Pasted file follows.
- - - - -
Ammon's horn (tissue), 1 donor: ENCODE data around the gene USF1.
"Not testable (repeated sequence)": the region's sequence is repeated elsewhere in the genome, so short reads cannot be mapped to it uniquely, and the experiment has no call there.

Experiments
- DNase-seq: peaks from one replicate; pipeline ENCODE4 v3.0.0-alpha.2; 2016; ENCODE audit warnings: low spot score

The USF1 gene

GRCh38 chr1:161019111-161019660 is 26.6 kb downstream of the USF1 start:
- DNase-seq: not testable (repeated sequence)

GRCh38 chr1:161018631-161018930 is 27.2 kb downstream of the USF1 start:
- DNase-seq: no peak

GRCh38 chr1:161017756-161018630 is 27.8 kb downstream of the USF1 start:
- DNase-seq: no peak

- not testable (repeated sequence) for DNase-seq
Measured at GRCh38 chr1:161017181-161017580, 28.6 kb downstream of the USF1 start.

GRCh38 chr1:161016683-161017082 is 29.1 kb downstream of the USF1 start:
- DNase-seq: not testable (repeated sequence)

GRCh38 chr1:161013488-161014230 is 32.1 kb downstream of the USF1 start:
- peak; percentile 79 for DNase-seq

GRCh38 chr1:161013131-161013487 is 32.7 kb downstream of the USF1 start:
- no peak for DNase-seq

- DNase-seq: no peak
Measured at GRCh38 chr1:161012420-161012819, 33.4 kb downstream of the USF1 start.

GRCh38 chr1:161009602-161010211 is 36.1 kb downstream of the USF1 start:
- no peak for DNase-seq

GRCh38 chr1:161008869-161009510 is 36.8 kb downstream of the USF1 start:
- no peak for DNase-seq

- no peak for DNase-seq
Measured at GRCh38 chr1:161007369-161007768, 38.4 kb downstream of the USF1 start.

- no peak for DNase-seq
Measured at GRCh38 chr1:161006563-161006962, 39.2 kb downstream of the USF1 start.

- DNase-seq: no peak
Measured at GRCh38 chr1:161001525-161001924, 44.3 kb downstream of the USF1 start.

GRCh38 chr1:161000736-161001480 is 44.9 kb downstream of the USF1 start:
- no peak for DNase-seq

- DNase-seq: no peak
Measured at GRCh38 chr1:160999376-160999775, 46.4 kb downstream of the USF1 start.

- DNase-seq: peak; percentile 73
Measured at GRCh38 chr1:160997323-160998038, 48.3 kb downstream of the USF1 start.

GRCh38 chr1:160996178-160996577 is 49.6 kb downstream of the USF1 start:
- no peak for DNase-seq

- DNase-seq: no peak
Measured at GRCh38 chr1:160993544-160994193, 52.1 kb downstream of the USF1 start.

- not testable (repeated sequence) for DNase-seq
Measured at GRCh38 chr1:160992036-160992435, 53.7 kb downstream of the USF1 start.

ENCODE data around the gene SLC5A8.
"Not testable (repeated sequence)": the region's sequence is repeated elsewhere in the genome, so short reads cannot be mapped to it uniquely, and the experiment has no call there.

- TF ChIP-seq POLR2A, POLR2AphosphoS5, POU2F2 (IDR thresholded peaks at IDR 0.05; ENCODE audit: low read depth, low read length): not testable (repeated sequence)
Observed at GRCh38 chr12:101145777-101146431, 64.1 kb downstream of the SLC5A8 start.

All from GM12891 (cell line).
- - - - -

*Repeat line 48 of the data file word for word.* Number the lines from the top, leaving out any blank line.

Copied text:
All from GM12891 (cell line).